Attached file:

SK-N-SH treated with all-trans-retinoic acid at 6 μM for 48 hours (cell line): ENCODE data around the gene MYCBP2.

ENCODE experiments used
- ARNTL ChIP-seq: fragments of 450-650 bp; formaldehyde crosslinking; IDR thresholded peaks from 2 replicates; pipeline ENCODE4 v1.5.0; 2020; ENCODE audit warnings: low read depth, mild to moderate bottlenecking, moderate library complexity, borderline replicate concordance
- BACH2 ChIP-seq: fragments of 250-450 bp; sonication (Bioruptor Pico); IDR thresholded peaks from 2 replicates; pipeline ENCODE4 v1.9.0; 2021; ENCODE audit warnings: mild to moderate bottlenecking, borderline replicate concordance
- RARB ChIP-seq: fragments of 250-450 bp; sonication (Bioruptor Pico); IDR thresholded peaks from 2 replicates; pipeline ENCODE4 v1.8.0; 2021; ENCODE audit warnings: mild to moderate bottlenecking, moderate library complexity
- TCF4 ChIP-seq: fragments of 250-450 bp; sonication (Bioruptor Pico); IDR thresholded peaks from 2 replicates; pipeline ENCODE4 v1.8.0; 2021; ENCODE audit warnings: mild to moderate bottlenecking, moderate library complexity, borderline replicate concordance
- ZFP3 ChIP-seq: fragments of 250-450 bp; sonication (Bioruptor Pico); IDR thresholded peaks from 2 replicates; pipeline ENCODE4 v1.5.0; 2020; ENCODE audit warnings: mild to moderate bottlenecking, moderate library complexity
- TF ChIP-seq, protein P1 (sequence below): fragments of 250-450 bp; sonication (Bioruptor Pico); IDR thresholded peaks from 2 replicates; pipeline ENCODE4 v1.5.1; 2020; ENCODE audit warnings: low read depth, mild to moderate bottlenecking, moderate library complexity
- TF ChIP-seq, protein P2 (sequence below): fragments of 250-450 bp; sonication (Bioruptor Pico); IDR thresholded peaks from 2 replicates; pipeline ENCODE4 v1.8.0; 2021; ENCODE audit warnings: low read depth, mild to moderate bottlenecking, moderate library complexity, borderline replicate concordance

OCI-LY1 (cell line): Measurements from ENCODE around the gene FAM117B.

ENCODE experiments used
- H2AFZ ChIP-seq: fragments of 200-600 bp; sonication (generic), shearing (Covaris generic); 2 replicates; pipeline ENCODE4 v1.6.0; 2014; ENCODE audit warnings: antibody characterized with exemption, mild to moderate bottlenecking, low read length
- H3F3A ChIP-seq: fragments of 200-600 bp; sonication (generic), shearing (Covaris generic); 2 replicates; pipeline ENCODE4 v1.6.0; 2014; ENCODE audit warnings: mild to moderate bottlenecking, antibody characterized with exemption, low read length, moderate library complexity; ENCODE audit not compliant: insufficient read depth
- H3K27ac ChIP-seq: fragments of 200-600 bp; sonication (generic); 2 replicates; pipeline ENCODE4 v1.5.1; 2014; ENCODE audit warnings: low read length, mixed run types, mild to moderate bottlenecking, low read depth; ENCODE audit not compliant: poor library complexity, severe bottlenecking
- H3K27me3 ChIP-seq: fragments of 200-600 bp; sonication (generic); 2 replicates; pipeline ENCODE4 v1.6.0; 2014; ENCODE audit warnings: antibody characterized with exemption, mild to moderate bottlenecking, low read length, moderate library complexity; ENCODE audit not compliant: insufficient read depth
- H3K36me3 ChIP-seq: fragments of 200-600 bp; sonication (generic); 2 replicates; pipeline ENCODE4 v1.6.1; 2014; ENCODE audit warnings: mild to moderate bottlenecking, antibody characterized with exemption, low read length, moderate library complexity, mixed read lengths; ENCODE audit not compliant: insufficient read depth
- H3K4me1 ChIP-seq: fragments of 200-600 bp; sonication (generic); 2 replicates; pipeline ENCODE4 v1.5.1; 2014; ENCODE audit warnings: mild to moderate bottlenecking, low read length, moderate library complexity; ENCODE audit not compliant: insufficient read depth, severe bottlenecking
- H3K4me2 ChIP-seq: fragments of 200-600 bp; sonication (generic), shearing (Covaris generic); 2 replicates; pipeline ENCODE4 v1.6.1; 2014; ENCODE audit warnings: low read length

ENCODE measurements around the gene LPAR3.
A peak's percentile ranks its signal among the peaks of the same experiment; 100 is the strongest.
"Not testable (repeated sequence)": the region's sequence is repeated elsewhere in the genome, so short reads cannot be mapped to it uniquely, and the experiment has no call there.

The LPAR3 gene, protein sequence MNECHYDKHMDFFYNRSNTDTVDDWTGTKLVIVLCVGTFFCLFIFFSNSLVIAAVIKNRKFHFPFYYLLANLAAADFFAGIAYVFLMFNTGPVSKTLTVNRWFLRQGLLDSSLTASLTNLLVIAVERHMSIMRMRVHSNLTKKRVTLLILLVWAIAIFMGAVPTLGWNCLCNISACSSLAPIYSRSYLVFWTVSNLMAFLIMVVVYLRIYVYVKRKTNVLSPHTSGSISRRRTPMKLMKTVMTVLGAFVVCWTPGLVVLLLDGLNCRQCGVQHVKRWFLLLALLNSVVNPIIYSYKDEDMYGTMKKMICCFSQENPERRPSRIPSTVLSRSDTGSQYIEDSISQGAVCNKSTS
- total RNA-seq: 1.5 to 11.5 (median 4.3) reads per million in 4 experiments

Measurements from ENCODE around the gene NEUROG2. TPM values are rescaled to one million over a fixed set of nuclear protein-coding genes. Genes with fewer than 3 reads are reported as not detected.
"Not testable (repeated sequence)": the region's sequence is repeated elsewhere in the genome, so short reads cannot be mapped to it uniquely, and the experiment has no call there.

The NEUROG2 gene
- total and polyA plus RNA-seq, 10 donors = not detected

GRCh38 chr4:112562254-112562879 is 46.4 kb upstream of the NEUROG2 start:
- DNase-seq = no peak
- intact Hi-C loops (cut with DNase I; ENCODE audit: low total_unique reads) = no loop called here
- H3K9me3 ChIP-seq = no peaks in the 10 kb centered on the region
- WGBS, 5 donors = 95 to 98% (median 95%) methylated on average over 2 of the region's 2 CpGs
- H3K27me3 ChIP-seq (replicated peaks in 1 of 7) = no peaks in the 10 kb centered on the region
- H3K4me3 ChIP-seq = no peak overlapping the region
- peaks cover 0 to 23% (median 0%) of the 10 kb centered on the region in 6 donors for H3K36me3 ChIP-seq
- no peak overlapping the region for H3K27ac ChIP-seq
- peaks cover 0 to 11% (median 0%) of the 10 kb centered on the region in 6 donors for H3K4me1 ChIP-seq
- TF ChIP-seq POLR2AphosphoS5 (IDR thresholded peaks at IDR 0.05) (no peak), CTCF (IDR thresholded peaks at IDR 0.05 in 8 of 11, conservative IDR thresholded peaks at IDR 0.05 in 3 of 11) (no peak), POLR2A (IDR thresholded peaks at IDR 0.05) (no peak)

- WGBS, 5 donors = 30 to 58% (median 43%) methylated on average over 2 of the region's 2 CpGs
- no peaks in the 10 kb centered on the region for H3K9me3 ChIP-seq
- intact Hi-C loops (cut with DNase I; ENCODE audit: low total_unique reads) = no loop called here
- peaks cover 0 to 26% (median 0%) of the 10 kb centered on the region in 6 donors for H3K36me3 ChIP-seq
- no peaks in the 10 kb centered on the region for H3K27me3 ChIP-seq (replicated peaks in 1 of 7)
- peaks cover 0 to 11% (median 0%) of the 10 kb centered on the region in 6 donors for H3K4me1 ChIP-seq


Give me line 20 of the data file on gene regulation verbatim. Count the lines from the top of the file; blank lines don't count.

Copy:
A peak's percentile ranks its signal among the peaks of the same experiment; 100 is the strongest.